I had a previous nymphing rod that was great with two or three nymphs on, but when it came to casting a single size 18 nymph, it struggled like mad. I did just this with the Marryat and again, it took it all in it’s stride. Unweighted single shrimp pattern to a team of three heavy flies, it just gets on with it as though nothings changed.
Given the rod’s dual rating I tried a few fly lines on this rod, with varying tapers in both 2 and 3 weights. They were all ok to cast, meaning that the rod isn’t ‘line-fussy’. My preference was for a 2 weight line (80gr for the first 30’ of line), and I liked both a short-headed weight forward line and a double taper with it. They would both have their place, depending upon conditions or tactics, so if I find myself out with only this rod and fish are rising, it certainly isn’t a case of making-do or getting-by using a fly line with this rod.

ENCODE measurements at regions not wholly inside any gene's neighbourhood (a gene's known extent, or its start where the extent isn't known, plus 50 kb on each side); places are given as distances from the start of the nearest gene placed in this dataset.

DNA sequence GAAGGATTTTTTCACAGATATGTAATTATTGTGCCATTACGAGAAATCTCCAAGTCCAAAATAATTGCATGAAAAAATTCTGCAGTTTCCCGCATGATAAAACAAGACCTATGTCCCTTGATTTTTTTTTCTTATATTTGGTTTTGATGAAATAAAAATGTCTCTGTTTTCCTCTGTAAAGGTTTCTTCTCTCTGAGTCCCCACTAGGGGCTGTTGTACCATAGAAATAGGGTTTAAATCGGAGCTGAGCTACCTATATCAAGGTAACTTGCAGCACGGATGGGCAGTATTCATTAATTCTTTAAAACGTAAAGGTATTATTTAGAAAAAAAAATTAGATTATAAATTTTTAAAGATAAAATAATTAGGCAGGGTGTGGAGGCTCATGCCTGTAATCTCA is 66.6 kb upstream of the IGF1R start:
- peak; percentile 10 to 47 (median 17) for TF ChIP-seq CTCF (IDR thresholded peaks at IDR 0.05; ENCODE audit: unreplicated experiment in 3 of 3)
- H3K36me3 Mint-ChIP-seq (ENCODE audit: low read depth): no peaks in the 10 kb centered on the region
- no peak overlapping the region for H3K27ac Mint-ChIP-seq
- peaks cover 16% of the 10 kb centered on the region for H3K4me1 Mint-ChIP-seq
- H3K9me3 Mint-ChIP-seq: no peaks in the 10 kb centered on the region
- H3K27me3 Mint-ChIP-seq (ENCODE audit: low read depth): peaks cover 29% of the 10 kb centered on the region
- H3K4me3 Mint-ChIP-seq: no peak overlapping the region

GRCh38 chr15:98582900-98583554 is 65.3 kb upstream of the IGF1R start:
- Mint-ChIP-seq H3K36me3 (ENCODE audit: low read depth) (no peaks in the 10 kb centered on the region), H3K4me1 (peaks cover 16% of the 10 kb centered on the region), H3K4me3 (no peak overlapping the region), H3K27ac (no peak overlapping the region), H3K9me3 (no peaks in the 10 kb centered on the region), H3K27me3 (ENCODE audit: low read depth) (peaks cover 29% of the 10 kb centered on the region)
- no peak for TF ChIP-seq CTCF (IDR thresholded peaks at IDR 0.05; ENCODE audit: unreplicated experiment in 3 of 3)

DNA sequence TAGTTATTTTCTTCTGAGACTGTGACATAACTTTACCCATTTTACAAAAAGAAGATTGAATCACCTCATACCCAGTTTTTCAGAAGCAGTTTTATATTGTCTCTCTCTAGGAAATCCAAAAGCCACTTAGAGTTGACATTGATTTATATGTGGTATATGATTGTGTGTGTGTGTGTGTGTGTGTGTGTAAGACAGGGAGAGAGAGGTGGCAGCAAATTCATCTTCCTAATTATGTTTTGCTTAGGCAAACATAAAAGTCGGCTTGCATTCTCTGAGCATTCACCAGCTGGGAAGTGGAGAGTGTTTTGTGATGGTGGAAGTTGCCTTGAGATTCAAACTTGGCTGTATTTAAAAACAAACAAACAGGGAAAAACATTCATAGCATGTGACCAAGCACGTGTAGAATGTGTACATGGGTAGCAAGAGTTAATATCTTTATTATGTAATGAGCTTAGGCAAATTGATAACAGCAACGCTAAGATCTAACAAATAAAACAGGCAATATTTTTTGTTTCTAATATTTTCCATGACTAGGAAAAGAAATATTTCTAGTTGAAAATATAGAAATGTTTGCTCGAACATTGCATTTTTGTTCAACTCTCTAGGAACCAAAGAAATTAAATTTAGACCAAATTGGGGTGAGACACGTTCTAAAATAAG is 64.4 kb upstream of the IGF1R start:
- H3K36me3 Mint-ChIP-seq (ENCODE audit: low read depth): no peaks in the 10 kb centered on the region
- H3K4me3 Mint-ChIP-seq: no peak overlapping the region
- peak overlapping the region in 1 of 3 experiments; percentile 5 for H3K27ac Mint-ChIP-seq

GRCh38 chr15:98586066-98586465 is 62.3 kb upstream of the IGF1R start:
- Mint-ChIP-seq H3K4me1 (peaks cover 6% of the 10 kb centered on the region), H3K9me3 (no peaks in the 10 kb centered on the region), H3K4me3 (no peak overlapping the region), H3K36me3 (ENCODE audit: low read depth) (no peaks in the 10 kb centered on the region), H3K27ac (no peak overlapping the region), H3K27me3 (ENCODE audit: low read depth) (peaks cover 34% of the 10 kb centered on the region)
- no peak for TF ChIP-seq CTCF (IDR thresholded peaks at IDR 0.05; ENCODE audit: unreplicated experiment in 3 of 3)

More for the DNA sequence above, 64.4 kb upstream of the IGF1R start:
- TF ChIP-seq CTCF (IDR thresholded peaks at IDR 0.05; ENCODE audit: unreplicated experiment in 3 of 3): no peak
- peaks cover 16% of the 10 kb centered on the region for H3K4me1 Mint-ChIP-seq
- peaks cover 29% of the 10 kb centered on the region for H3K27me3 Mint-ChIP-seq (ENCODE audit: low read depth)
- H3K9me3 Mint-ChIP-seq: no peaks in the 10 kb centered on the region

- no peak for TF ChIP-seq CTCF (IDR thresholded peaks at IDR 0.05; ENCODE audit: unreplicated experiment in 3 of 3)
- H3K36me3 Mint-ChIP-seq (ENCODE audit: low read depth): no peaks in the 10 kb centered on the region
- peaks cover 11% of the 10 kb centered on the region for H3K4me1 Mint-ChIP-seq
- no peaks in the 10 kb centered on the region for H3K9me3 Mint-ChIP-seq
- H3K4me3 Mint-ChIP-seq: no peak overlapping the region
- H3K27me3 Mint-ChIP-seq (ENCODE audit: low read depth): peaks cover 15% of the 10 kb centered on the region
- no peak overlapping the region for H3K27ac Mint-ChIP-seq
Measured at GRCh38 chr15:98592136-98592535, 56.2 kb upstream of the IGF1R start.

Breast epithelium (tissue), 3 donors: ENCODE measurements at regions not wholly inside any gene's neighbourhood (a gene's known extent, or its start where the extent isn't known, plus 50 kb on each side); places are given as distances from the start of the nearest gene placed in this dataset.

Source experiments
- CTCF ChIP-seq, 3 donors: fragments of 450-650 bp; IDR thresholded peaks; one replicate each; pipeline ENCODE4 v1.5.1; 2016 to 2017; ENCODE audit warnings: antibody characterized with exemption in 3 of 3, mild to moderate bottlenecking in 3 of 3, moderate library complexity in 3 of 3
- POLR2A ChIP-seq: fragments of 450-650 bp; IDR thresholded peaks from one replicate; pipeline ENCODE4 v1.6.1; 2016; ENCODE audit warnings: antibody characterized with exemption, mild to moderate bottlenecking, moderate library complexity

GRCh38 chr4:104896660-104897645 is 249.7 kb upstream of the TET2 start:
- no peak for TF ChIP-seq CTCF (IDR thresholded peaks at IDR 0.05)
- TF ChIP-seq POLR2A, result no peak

“I would urge everyone who is serious about their river fishing to consider one of these rods. If you can try one, do, but be prepared; your current rod might not feel the same afterwards.”
Pete Bucky is a full time fly fishing guide on the rivers and lakes of Hampshire, Wiltshire, Dorset, Berkshire and Surrey in England.